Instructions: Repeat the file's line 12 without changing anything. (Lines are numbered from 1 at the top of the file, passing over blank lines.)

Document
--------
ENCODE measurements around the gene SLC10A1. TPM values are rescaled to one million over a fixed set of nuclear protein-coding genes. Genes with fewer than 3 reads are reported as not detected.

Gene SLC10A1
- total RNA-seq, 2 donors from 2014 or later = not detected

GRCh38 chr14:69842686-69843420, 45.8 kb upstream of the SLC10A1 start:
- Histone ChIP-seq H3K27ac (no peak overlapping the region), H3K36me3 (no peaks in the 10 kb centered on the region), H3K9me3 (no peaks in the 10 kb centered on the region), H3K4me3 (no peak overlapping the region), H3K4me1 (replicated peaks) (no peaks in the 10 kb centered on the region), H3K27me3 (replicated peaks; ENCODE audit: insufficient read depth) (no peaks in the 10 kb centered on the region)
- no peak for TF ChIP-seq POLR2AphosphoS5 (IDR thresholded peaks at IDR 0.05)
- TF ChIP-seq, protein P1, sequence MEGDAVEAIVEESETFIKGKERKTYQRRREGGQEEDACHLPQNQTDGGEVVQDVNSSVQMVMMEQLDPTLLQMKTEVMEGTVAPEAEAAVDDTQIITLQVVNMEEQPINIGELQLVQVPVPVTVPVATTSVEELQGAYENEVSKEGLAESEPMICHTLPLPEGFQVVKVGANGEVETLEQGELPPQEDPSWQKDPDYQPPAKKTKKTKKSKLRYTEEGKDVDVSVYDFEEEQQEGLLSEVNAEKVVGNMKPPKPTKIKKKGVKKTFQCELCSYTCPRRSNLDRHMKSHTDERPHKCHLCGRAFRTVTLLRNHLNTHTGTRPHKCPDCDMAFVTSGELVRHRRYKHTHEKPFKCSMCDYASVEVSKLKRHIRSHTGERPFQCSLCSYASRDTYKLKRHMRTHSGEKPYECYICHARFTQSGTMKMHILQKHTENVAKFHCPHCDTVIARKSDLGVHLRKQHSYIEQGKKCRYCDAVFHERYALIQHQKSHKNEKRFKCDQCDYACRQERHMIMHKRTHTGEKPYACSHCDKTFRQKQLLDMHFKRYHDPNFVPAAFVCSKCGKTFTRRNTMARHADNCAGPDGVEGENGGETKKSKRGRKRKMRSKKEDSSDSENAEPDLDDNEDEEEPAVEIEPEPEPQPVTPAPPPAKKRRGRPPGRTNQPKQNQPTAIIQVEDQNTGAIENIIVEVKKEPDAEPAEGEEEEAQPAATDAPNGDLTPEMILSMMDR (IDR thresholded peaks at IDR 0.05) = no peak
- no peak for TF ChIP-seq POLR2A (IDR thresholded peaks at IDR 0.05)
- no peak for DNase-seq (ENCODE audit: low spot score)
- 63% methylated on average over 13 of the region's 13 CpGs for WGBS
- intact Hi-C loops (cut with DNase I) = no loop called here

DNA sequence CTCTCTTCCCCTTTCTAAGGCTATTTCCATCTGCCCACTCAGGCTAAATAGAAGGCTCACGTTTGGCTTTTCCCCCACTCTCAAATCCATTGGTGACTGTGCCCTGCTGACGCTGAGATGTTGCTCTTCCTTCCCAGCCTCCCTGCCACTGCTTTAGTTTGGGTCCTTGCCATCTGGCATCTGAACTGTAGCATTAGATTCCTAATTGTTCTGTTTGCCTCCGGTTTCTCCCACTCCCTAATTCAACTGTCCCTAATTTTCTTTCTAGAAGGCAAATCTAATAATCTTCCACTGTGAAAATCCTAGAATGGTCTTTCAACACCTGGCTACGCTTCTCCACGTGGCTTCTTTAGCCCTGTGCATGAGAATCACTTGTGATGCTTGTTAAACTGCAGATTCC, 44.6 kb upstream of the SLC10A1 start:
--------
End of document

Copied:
DNA sequence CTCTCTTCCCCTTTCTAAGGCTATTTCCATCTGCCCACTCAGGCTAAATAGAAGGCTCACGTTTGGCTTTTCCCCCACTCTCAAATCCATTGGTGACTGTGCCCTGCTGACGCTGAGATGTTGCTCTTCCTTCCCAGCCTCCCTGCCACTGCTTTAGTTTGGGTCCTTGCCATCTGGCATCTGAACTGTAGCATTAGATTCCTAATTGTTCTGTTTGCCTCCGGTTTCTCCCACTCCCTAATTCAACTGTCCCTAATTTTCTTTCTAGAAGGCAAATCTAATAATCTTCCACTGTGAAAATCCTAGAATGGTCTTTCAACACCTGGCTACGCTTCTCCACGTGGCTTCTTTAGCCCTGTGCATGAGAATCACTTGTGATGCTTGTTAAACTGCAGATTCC, 44.6 kb upstream of the SLC10A1 start: